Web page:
Chief executive John Laidlaw said the Arts Council grant was fantastic news for everyone involved in the project, but it was the hours of unpaid work put in by volunteers across the Midlands that helped keep its programmes on the road.
“We are all cock-a-hoop over the Arts Council national portfolio funding, but Live & Local is made possible by funding from local authorities and an investment of time, enthusiasm and commitment by local volunteers and their communities,” he said.
The organisation grew out of The Warwickshire Village and Community Touring Scheme that was originally managed from 1987 by the County Arts development officer.
Staffordshire joined the network in 1994, with Solihull and Derbyshire taking up the programme in 2001 as it expanded to take the arts to rural venues across the Midlands.
Another organisation to benefit from the new funding arrangement is Ledbury Poetry Festival.
Since its creation in 1997, Ledbury has become the largest poetry festival in Britain.
Two Black Country venues joined together to secure greater funding.
Wolverhampton Art Gallery and Bilston Craft Gallery combined its bid and has been awarded £390,000 across three years.
The highest profile casualty of the cuts is Malvern Theatre, home to the legendary Malvern Festival, founded in 1929.
The theatre has established itself as a beacon for quality touring drama in the region.
Spokeswoman Sophie Boyce said the Arts Council decision to refuse the national portfolio application was a blow.
She said: “Malvern Theatres is disappointed not to have received any funding. The theatres applied for a grant of £57,320 per year, index linked for three years starting in April 2012.
"This amount was in line with the theatre’s existing funding agreement, in place since April 2009.
“The existing grant, which is not for day-to-day running costs, was awarded in support of the diversity of programming in Malvern. The existing funding is in place for the next 12 months and so there will be no impact on the programme in the short term.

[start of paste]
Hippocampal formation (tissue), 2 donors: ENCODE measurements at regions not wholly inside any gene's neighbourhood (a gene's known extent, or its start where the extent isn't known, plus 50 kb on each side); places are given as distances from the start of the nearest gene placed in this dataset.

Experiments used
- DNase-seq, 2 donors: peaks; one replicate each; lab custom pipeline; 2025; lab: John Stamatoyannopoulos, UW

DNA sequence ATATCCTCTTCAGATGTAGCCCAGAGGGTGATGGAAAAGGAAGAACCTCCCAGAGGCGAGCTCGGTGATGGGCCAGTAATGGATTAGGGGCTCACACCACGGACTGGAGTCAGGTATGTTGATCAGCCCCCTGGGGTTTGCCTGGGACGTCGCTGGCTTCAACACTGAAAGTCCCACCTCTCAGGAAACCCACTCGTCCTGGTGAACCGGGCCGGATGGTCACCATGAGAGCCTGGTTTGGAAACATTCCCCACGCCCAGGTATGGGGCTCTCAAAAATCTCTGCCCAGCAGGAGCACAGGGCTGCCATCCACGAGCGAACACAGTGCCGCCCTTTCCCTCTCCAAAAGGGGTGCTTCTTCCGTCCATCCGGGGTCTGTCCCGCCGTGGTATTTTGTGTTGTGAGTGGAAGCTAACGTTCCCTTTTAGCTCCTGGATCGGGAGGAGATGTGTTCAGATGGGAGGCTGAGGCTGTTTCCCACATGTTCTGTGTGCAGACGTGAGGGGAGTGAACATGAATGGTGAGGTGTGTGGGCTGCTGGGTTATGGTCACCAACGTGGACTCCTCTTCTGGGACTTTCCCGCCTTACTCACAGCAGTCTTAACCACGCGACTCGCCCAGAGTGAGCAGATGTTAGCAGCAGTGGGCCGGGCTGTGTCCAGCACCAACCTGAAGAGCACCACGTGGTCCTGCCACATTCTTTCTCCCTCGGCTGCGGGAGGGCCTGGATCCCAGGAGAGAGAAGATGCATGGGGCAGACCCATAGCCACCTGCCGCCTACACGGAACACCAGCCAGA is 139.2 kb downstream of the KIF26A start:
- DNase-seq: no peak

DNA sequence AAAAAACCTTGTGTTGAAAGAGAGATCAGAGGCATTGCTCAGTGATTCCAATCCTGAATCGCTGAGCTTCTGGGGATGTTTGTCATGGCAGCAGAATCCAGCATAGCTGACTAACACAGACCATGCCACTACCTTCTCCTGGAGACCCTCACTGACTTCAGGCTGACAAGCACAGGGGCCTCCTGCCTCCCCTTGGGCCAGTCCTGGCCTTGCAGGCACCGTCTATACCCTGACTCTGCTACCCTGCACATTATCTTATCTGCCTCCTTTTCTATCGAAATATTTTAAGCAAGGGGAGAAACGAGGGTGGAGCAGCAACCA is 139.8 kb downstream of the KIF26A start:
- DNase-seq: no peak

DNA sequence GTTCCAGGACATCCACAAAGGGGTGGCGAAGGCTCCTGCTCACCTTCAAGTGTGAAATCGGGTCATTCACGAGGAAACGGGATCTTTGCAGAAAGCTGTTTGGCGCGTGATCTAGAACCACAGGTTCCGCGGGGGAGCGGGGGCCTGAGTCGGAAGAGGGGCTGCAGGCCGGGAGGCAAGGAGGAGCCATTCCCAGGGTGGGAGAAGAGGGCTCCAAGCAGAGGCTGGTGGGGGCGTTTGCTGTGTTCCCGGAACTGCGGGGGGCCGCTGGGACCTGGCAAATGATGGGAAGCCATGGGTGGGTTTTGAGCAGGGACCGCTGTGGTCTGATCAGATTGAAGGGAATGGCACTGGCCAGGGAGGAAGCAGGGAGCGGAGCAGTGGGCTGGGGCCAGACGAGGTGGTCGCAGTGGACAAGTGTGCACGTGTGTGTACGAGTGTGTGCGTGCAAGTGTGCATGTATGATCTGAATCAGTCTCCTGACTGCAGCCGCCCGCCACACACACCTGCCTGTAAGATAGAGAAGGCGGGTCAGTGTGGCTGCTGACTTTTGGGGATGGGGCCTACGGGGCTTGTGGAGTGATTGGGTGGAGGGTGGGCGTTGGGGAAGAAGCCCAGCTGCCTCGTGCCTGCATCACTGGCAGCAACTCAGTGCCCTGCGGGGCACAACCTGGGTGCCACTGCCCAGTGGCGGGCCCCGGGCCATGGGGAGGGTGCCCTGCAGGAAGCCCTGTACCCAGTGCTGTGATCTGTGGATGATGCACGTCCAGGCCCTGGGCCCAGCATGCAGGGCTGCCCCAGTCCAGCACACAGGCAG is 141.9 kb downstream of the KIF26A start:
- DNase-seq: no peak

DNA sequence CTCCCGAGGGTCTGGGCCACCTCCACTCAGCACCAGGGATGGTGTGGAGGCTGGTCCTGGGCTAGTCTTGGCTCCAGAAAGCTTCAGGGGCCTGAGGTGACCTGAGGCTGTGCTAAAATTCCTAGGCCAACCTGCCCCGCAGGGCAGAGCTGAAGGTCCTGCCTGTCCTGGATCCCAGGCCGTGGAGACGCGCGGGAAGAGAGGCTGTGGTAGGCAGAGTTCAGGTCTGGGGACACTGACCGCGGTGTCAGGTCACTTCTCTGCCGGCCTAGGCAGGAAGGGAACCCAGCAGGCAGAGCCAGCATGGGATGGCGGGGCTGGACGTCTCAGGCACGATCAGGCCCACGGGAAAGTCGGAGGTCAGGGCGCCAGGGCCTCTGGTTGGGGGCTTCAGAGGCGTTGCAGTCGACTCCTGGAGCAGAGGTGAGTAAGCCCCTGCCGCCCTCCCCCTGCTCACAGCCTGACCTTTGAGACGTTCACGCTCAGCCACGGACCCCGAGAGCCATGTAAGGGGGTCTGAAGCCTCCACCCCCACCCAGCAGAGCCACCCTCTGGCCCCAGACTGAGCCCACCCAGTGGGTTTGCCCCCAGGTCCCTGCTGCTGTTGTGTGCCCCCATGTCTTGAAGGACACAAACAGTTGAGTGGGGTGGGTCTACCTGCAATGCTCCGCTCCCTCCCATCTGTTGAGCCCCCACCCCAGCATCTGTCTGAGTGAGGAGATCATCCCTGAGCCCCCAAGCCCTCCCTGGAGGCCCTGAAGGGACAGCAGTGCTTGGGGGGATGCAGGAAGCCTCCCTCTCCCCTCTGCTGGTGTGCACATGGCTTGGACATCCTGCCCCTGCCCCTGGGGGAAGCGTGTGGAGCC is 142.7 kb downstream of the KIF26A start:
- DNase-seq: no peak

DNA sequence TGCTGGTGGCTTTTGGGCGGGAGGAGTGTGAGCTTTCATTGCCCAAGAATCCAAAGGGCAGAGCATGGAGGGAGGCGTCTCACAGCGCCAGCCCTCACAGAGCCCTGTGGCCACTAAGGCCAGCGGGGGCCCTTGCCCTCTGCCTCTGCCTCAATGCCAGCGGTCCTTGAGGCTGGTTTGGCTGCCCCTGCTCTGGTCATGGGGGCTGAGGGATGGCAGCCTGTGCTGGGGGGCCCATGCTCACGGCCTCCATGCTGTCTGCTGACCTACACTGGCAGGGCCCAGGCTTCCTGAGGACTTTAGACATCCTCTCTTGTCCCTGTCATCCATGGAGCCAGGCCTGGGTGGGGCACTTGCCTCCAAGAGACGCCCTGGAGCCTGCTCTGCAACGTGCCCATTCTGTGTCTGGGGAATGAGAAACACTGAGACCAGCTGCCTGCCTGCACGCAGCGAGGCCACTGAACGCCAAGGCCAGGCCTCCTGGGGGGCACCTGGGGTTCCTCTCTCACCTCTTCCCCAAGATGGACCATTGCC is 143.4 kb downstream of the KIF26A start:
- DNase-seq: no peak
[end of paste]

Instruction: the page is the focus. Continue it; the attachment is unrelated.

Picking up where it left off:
“In the longer term, Malvern is determined to maintain the range and quality of its programme and will be looking for ways to bridge the gap in funding left by the loss of its Arts Council grant.”
Music group Black Voices will also see all of its funding withdrawn. Music director Carol Pemberton said they had received about £46,000 a year for the past seven years from the Arts Council, which had paid administration costs and contributed towards her salary.
The largely self-funded vocal harmony group, grounded in the Black church, has been performing a cappella since 1987 to venues across the world.
It will now be looking to other funding streams such as Grants for the Arts to make up the shortfall.
The 50-year-old performer, from Kings Heath, in Birmingham, added: “We’re not bitter but it is a shame as I think we were one of the few Black organisations who were delivering. But everybody’s affected by some cuts. This is our little cross and we have got to pick it up and get going with it.”